Inflammation Regulation in Obese Patients

The recruitment status of this study is unknown because the information has not been verified recently.
Verified March 2012 by University Hospital, Montpellier.
Recruitment status was  Recruiting
Sponsor:
Information provided by (Responsible Party):
University Hospital, Montpellier
ClinicalTrials.gov Identifier:
NCT01561664
First received: March 6, 2012
Last updated: March 21, 2012
Last verified: March 2012
  Purpose

Insulin resistance is one of the main mechanisms involved in metabolic diseases. inflammation has been implicated in its pathogenesis, due to innate immunity activation by free fatty acids, lipopolysaccharides (LPS) and lactate. Free fatty acids, LPS and lactate activate innate immunity in squelettal muscle and adipose tissue via Toll-like receptor 2/4, NFkB, IRF3 (Interferon Responsive Factor 3) and cytokines secretion (TNFa, IFN g, IL1b, IL6), chemokines secretion (MCP1) and leukotrienes (LTB4). Feed back mechanisms involved in TLR signaling pathways as RLI (ribonuclease L inhibitor)/ABCE1, have never been studied in inflammation due to obesity. RLI inhibits an endoribonuclease, RNase L, which has been recently implicated in TLR signaling The purpose of this study is to analyse the role of RLI and RNase L in TLR regulation, and its potential implication in the link between obesity, inflammation and insulin resistance in adipose tissue and squeletal muscle in humans.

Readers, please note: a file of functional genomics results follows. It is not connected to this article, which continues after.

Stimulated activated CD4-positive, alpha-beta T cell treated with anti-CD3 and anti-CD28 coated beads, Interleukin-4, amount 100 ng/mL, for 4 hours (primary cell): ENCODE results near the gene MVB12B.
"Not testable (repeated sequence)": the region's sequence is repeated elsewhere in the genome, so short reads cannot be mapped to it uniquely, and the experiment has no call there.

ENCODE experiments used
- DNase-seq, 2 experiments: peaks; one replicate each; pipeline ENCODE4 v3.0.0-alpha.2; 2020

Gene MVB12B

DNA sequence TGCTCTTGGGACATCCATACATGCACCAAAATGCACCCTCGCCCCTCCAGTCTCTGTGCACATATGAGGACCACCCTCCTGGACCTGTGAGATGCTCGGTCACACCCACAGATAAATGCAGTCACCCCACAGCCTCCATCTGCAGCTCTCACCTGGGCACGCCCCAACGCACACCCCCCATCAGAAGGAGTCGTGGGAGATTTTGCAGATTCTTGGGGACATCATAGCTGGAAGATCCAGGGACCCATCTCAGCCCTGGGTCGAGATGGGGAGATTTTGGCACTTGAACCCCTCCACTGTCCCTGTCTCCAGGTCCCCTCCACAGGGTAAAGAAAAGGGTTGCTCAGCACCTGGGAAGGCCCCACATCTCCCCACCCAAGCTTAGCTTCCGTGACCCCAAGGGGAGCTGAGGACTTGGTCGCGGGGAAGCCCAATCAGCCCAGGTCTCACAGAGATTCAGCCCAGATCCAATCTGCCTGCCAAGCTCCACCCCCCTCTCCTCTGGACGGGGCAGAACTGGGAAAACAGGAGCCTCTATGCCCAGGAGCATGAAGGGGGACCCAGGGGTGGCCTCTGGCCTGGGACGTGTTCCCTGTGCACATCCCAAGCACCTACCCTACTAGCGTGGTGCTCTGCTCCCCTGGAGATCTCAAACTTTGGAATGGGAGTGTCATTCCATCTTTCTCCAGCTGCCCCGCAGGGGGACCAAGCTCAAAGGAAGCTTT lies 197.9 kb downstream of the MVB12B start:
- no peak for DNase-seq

Condition Intervention
Obesity
Insulin Resistance
Other: muscle and fat biopsy

Study Type: Interventional
Study Design: Allocation: Non-Randomized
Intervention Model: Parallel Assignment
Masking: Open Label
Official Title: Relations Between Obesity and Insulin Resistance: Role of Inflammation Regulatory Mechanisms in Obese Patients Without Associated Comorbidity

Resource links provided by NLM:


Further study details as provided by University Hospital, Montpellier:

Primary Outcome Measures:
  • TLR regulation [ Time Frame: 2 years ] [ Designated as safety issue: No ]
    analyse the role of RLI and RNase L in TLR regulation, and its potential implication in the link between obesity, microinflammation and insulin resistance in adipose tissue and squelettal muscle in humans.


Estimated Enrollment: 30
Study Start Date: November 2011
Estimated Study Completion Date: November 2013
Primary Completion Date: November 2011 (Final data collection date for primary outcome measure)
Arms Assigned Interventions
Active Comparator: volunteers
not overweight Volunteers responding to the study criteria
Other: muscle and fat biopsy
muscle and fat biopsy
Experimental: overweight patients insulin sensitive
overweight patients insulin sensitive responding to the study criteria
Other: muscle and fat biopsy
muscle and fat biopsy
Experimental: overweight insulin resistant
overweight patients insulin resistant responding to the study criteria
Other: muscle and fat biopsy
muscle and fat biopsy

Detailed Description: